Updating Cloud Dataproc for faster speeds and more resiliency
By James Malone, Cloud Dataproc Product Manager
When you have critical Apache Hadoop, Apache Spark, or Apache Hive applications, you probably don’t want a single point of failure to pose a risk. But in traditional Spark and Hadoop clusters, the single master node can be just that—a single point of failure. Although VM failure in Google Cloud Dataproc is unlikely due to features like live migration for virtual machines, we’ve heard from some enterprise customers that high availability is a must for critical applications. That’s why Cloud Dataproc now supports high availability (HA), both Apache Hadoop YARN and Apache Hadoop HDFS, in general availability. Cloud Dataproc HA helps eliminate worries about a single point of failure for critical workloads.
By default, Cloud Dataproc clusters use one “master” node in a cluster. However, high availability in Cloud Dataproc lets you run an odd number (3) of master nodes for redundancy. While the failure of a single master node is highly unlikely in Cloud Dataproc, high availability provides a mechanism to tolerate the failure of a master node so cluster operation is uninterrupted. Although HDFS is supported in high availability, we still highly recommend you use Google Cloud Storage for storing your data. Cloud Dataproc clusters provide a Cloud Storage connector for Hadoop that is easy to use and provides major benefits over HDFS, including multiple storage classes, high durability, and performance. In most cases, Cloud Dataproc uses HDFS for temporary data while jobs run to minimize network traffic and to increase performance.
High availability in Cloud Dataproc has been implemented by supporting the native high availability functionality in Apache Hadoop. Apache Zookeeper is used for the election of master nodes in high availability. You can implement high availability on your clusters when they are created using the Google Cloud Console or the Google Cloud SDK. For example, using high availability in the Cloud SDK is as simple as specifying that a cluster should have three master nodes:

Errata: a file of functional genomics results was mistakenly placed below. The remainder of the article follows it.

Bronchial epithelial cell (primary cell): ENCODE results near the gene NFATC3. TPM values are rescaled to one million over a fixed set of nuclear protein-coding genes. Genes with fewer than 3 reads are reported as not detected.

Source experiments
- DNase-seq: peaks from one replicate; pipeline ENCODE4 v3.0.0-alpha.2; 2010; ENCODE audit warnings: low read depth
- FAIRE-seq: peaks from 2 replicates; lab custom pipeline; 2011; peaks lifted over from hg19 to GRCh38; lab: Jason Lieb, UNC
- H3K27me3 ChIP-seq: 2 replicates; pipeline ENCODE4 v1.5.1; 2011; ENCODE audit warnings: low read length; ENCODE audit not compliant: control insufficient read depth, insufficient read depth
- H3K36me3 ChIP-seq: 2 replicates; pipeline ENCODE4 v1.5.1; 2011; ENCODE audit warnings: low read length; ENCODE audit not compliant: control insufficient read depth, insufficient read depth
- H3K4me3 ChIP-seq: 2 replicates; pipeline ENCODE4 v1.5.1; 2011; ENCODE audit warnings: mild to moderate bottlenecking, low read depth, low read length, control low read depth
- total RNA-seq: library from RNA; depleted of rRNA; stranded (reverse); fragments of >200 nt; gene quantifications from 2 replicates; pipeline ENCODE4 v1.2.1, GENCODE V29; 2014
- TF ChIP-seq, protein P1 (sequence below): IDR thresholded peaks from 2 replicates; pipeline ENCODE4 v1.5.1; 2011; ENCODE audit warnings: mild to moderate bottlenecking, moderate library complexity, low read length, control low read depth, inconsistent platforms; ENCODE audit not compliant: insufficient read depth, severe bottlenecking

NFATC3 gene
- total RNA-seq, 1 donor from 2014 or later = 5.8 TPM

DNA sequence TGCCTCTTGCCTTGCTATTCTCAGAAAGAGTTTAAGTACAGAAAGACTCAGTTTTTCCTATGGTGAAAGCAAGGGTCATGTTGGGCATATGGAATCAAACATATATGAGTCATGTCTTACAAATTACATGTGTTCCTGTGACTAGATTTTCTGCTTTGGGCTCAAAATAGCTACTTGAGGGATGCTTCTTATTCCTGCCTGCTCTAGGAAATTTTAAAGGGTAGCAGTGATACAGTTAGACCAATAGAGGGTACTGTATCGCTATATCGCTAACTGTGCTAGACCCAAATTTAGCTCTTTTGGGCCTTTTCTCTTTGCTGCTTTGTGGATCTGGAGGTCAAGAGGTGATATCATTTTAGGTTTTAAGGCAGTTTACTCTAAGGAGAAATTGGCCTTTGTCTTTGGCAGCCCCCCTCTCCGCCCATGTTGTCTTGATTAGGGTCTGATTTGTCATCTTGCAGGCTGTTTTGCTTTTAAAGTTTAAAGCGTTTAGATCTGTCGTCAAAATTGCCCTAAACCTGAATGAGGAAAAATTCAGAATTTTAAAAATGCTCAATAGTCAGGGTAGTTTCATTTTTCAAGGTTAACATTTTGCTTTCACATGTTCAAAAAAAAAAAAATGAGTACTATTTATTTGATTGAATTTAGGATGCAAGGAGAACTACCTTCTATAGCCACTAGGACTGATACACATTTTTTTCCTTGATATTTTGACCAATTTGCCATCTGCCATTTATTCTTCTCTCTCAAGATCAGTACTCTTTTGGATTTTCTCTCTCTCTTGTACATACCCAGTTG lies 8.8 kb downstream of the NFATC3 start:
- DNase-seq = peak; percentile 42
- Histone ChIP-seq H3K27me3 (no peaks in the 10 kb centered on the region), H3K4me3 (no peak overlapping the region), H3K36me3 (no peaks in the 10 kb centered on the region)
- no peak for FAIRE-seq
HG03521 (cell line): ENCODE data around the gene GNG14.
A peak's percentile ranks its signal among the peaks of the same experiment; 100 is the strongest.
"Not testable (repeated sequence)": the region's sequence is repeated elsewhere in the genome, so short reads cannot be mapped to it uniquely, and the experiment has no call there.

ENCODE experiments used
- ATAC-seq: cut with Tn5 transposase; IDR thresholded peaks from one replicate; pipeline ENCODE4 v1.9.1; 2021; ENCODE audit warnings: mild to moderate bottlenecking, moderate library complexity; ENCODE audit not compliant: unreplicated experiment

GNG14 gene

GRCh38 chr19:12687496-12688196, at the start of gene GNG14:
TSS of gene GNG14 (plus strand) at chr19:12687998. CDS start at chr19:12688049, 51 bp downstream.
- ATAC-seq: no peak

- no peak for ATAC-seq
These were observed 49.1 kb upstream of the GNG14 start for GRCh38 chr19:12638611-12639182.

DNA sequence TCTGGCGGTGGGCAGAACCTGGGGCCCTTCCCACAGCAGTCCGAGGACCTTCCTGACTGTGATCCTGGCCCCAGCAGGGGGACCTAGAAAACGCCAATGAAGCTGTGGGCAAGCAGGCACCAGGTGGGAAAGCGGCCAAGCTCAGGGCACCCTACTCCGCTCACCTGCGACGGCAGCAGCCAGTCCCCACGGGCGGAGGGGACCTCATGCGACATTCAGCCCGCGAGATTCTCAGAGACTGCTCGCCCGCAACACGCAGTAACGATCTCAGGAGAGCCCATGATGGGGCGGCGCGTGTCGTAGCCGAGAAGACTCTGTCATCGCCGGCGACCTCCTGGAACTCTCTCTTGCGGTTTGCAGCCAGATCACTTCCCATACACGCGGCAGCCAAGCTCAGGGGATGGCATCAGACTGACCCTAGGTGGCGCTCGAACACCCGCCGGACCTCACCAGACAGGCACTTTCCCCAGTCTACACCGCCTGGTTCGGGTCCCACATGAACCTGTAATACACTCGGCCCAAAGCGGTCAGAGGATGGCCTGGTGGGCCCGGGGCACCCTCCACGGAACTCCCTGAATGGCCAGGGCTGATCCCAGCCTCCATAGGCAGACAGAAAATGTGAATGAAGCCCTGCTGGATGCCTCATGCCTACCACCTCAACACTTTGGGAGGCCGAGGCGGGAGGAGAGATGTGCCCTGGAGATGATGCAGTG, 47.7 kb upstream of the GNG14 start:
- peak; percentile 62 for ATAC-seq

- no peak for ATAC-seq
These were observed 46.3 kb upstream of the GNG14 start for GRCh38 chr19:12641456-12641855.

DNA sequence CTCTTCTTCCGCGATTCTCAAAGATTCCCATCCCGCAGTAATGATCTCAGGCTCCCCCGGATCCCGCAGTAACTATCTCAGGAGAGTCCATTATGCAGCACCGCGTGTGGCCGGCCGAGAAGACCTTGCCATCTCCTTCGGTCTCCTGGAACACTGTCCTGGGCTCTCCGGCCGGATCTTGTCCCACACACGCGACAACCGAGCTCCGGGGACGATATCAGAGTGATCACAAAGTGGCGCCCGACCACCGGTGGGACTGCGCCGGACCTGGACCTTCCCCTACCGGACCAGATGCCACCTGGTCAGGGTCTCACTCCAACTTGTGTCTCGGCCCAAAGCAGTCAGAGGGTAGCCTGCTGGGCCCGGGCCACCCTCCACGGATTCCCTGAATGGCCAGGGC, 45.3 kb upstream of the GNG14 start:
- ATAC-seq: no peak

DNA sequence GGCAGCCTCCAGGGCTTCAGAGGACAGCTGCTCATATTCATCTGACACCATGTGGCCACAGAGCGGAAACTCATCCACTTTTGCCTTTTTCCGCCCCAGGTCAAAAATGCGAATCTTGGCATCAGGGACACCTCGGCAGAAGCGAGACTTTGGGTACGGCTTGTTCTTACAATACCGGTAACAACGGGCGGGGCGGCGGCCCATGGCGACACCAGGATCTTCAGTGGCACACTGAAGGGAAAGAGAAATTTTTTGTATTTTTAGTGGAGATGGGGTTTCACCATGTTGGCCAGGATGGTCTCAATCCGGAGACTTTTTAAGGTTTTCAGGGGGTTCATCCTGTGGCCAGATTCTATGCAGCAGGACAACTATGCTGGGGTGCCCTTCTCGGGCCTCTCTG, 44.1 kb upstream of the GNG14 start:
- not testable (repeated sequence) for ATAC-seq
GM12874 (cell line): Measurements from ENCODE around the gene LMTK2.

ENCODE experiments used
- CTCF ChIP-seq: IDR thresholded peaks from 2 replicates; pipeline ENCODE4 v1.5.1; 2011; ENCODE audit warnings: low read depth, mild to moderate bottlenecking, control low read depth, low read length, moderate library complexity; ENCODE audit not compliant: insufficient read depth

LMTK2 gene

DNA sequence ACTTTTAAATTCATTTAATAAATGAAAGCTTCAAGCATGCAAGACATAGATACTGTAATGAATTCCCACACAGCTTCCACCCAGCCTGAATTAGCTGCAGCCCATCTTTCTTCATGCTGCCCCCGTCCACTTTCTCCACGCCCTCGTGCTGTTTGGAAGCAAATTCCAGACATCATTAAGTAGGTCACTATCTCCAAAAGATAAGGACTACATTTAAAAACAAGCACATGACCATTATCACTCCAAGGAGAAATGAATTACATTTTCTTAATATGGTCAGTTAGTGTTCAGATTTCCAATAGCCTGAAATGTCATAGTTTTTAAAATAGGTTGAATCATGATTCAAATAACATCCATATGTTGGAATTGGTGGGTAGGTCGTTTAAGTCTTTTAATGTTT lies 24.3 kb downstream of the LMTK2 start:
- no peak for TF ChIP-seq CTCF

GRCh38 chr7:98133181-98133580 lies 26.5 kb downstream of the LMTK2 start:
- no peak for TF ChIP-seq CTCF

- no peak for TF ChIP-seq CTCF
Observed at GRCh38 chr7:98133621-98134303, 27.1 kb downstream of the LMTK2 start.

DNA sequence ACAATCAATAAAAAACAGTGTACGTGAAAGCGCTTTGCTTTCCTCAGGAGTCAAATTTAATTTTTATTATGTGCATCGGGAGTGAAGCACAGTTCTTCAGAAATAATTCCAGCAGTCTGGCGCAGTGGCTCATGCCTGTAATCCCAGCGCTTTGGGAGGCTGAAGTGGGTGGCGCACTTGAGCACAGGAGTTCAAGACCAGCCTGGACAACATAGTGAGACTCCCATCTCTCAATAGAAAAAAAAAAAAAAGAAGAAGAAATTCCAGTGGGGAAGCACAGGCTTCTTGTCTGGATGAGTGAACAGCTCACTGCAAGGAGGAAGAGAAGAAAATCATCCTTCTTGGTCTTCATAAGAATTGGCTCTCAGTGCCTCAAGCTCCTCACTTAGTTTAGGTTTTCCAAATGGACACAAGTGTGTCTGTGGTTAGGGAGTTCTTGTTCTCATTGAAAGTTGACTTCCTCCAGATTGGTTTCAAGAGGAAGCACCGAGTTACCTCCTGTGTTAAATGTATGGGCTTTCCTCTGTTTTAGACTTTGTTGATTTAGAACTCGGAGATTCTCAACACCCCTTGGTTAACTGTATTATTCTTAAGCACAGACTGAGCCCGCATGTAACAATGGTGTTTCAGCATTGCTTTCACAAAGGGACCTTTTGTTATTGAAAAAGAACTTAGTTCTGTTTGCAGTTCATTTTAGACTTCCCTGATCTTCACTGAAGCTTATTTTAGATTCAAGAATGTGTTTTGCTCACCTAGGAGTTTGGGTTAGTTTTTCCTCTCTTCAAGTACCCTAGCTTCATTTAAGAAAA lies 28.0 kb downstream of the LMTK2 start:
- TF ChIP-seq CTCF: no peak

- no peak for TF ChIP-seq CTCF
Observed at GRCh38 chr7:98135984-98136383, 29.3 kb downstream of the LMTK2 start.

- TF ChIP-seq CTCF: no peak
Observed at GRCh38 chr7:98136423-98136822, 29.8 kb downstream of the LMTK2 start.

gcloud dataproc clusters create <cluster-name> --num-masters 3
The Cloud Dataproc high availability documentation has more information on the specifications and details for using high availability with Cloud Dataproc clusters.
In addition to increasing reliability, we also now offer an option for greater performance on Cloud Dataproc. For higher performance clusters, you can now create clusters which use SSD persistent disks (PD-SSD) as a beta feature in Cloud Dataproc. SSD persistent disks are designed for workloads with high rates of random IOPS which may provide large benefits to some Spark and Hadoop workloads. For example, PD-SSD may be ideal for applications which read and write data frequently. You can use PD-SSD disks on Cloud Dataproc with master, worker, and preemptible nodes. For more information, review the Cloud Dataproc PD-SSD documentation.
You can choose to use PD-SSD disks when creating clusters in the Google Cloud Console or by using these optional arguments when creating clusters with the Google Cloud SDK:
We hope these updates to Cloud Dataproc provide you with even better resilience and higher performance. For more information about Cloud Dataproc, check out the Cloud Dataproc documentation. You can also use the google-cloud-dataproc tag on Stack Overflow for help or useful tips.